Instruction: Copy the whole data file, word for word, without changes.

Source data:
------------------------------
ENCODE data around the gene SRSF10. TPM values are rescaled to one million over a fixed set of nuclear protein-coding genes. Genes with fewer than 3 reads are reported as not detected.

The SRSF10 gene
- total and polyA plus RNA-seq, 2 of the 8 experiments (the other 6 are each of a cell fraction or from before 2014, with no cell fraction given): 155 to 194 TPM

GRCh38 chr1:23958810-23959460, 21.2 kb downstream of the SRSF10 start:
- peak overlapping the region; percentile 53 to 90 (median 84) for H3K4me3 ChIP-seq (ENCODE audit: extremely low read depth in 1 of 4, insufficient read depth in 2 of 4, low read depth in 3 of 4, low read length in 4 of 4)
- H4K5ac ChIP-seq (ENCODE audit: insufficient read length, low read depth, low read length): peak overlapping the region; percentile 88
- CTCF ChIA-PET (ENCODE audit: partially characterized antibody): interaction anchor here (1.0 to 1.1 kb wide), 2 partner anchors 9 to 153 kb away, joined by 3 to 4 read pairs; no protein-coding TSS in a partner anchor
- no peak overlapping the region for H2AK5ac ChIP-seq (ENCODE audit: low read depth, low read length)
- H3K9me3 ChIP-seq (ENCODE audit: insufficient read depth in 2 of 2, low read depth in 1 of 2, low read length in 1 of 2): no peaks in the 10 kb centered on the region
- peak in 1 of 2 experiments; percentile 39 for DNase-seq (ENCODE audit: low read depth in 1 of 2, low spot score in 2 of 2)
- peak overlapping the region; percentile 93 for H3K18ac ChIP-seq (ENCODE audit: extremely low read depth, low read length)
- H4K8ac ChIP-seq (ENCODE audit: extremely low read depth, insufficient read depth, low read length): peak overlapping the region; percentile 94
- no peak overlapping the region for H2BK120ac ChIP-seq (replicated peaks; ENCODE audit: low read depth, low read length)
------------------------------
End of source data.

ENCODE data around the gene SRSF10. TPM values are rescaled to one million over a fixed set of nuclear protein-coding genes. Genes with fewer than 3 reads are reported as not detected.

The SRSF10 gene
- total and polyA plus RNA-seq, 2 of the 8 experiments (the other 6 are each of a cell fraction or from before 2014, with no cell fraction given): 155 to 194 TPM

GRCh38 chr1:23958810-23959460, 21.2 kb downstream of the SRSF10 start:
- peak overlapping the region; percentile 53 to 90 (median 84) for H3K4me3 ChIP-seq (ENCODE audit: extremely low read depth in 1 of 4, insufficient read depth in 2 of 4, low read depth in 3 of 4, low read length in 4 of 4)
- H4K5ac ChIP-seq (ENCODE audit: insufficient read length, low read depth, low read length): peak overlapping the region; percentile 88
- CTCF ChIA-PET (ENCODE audit: partially characterized antibody): interaction anchor here (1.0 to 1.1 kb wide), 2 partner anchors 9 to 153 kb away, joined by 3 to 4 read pairs; no protein-coding TSS in a partner anchor
- no peak overlapping the region for H2AK5ac ChIP-seq (ENCODE audit: low read depth, low read length)
- H3K9me3 ChIP-seq (ENCODE audit: insufficient read depth in 2 of 2, low read depth in 1 of 2, low read length in 1 of 2): no peaks in the 10 kb centered on the region
- peak in 1 of 2 experiments; percentile 39 for DNase-seq (ENCODE audit: low read depth in 1 of 2, low spot score in 2 of 2)
- peak overlapping the region; percentile 93 for H3K18ac ChIP-seq (ENCODE audit: extremely low read depth, low read length)
- H4K8ac ChIP-seq (ENCODE audit: extremely low read depth, insufficient read depth, low read length): peak overlapping the region; percentile 94
- no peak overlapping the region for H2BK120ac ChIP-seq (replicated peaks; ENCODE audit: low read depth, low read length)